Ends justify means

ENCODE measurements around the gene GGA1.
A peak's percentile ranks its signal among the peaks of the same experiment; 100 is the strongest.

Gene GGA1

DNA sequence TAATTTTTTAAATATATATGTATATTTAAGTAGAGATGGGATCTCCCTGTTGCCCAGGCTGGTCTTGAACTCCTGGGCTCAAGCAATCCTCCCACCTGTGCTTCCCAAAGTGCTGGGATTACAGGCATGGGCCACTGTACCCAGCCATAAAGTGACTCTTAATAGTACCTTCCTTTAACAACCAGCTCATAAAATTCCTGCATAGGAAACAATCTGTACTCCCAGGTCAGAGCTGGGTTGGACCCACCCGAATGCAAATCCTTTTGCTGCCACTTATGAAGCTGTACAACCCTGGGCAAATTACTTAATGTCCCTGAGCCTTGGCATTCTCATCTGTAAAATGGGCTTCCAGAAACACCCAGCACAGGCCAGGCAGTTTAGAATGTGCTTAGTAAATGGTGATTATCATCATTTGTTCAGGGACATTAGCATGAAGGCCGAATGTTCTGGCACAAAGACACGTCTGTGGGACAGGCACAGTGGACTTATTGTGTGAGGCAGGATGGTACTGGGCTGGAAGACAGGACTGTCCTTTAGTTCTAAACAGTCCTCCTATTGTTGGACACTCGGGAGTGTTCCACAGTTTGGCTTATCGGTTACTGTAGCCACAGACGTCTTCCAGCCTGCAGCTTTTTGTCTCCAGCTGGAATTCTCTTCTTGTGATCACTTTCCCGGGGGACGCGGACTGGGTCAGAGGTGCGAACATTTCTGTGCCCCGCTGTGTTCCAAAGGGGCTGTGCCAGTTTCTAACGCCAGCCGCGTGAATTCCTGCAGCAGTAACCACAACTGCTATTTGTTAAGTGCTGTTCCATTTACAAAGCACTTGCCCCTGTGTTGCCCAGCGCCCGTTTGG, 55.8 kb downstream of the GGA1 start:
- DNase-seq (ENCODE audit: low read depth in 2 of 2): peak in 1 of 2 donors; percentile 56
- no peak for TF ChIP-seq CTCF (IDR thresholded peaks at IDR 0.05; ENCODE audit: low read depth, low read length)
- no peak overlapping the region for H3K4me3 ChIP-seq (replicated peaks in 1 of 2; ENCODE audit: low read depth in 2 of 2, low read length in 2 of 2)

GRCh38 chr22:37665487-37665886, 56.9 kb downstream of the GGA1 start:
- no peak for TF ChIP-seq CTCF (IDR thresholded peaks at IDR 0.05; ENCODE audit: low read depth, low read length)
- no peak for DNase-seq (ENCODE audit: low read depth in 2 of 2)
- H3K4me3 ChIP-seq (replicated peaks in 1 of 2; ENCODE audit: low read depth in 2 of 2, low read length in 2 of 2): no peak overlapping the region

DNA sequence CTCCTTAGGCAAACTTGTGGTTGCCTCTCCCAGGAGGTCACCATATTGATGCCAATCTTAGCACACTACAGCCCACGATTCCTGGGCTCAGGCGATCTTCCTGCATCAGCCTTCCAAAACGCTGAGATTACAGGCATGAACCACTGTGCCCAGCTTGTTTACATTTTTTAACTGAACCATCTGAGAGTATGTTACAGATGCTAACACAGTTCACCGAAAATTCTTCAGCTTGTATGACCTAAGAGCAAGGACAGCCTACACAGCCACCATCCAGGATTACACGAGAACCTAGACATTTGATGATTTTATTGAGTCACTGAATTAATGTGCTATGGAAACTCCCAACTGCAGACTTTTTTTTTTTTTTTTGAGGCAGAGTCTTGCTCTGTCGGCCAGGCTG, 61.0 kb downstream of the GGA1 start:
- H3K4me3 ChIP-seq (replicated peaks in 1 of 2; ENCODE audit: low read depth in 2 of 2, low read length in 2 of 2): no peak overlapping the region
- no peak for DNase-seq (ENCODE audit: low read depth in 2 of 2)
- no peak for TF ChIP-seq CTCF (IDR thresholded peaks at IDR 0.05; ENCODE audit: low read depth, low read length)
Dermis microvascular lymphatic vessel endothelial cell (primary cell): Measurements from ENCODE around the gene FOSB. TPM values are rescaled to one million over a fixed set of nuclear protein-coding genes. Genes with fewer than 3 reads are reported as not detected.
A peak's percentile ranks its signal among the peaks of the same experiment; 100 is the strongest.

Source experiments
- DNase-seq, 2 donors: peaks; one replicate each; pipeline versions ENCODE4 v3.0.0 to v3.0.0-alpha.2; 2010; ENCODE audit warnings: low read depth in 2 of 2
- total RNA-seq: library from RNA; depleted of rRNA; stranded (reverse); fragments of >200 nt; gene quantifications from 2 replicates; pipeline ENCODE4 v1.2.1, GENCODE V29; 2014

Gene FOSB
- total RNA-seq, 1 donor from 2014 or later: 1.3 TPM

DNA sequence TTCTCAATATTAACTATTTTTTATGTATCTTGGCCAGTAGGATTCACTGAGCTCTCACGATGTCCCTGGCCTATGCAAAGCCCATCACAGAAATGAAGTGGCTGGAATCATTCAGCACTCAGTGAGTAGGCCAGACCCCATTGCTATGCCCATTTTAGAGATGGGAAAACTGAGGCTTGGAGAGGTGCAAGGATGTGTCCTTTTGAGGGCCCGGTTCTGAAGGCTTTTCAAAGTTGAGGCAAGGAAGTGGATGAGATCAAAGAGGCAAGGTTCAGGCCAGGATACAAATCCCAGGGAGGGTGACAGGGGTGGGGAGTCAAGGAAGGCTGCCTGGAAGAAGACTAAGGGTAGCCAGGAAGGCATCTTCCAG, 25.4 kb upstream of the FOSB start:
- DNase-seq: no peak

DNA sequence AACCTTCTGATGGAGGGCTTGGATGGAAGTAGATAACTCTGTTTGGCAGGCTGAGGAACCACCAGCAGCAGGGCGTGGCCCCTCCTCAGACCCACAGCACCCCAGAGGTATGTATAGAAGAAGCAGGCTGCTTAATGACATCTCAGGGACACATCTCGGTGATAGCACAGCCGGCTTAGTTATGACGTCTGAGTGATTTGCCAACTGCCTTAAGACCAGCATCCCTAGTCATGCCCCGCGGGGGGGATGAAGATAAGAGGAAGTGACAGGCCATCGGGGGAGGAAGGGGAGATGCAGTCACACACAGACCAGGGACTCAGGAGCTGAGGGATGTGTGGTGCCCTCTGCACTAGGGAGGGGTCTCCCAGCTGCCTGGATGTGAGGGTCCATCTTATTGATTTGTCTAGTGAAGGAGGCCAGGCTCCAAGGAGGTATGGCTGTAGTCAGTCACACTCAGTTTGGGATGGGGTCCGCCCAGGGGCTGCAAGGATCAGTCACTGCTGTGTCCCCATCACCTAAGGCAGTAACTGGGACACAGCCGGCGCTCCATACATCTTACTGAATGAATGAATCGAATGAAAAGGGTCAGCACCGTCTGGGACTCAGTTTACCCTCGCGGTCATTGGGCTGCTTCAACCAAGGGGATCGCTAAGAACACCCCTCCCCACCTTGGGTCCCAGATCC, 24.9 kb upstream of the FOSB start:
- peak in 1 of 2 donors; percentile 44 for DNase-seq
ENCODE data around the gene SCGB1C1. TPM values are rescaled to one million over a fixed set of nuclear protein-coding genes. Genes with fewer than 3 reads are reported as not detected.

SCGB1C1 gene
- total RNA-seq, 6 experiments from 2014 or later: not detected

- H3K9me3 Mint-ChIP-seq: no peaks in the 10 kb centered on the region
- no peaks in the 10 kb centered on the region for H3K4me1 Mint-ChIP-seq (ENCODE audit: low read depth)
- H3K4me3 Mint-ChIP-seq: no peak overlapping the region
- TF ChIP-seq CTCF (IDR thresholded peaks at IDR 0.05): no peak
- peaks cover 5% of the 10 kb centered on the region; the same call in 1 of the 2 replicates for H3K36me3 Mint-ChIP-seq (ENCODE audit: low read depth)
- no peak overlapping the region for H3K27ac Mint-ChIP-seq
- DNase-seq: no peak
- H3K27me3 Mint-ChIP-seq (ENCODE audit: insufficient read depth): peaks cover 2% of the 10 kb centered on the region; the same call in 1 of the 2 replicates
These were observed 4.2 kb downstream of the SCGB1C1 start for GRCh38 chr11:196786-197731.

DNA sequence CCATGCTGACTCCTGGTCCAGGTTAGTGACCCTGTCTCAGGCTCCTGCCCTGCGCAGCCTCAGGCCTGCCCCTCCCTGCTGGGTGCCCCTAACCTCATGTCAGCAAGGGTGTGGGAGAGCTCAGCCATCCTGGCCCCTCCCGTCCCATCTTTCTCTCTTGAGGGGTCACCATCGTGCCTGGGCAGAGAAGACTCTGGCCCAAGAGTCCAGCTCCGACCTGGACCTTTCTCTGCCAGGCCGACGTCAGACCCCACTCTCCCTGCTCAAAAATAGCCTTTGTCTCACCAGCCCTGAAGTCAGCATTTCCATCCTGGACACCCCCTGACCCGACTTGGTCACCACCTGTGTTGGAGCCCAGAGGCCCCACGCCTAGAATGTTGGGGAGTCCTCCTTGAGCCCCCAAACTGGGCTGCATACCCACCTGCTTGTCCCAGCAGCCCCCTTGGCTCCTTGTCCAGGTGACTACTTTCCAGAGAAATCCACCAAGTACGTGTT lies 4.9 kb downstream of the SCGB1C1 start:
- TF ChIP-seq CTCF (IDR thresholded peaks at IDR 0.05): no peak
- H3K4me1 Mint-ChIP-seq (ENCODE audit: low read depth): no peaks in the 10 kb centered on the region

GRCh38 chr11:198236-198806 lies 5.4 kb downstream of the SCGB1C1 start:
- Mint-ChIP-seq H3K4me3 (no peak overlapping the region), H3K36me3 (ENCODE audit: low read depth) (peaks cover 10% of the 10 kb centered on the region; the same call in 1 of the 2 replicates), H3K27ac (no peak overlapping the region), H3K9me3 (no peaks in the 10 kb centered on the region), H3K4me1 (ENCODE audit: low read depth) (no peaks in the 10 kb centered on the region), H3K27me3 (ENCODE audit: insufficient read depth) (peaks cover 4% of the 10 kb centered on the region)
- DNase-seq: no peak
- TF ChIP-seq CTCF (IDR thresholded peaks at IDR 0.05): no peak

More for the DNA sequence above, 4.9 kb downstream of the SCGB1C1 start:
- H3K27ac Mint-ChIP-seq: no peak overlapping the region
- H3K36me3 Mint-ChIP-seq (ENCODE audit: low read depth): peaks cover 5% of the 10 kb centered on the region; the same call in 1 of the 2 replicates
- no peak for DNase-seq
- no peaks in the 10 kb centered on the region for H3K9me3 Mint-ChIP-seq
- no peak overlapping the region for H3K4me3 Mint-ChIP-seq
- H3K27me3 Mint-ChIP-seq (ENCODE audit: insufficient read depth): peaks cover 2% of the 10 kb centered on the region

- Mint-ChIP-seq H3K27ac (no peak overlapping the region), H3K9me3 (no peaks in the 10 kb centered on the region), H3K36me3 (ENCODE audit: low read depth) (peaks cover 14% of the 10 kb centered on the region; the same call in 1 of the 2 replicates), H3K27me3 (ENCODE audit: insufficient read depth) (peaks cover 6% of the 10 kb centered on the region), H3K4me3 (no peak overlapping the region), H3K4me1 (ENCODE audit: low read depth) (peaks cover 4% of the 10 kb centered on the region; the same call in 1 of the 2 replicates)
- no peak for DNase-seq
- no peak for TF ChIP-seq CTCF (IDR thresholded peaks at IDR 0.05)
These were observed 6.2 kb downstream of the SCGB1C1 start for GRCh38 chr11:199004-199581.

The controversial land development amendment presented by former Deputy Economy Minister Christos Pachtas and its fallout were the outcome of a procedure that was pushed through Parliament in violation of institutional and parliamentary rules and principles. The signatures of deputies were forged; the amendment was drafted in the offices of a private company: The whole case was the product of behind-the-scenes negotiations beyond democratic control. Had parliamentary procedures been adhered to, the amendment would have never reached Parliament, nor thrown the ruling party into crisis. The leadership switch within the ruling Socialists – a decision made behind closed doors due to pressure from grim election forecasts – raises a number of concerns. George Papandreou was picked even before he was nominated and embarked on a pre-election campaign like a general without a commission. Today, he is looking for democratic legitimacy after the fact through the hoopla of a party convention and elections. Rules were violated in reverse procedure. The letter of the law was not adhered to, and the principles underlying the democratic party were ignored. The end was used to justify the means. The ruling by the state privacy watchdog that Sunday’s procedure would violate the Constitution, as the names of «party friends» would be stored on computer, confirmed that Papandreou’s nomination took place in breach of democratic rules and principles. This lack of sensitivity for formalities, rules and principles, as well as the penchant for arbitrary interpretations and acts are all serious causes for concern. Even more so when it comes from people who are keen to proclaim their dedication to democratic institutions.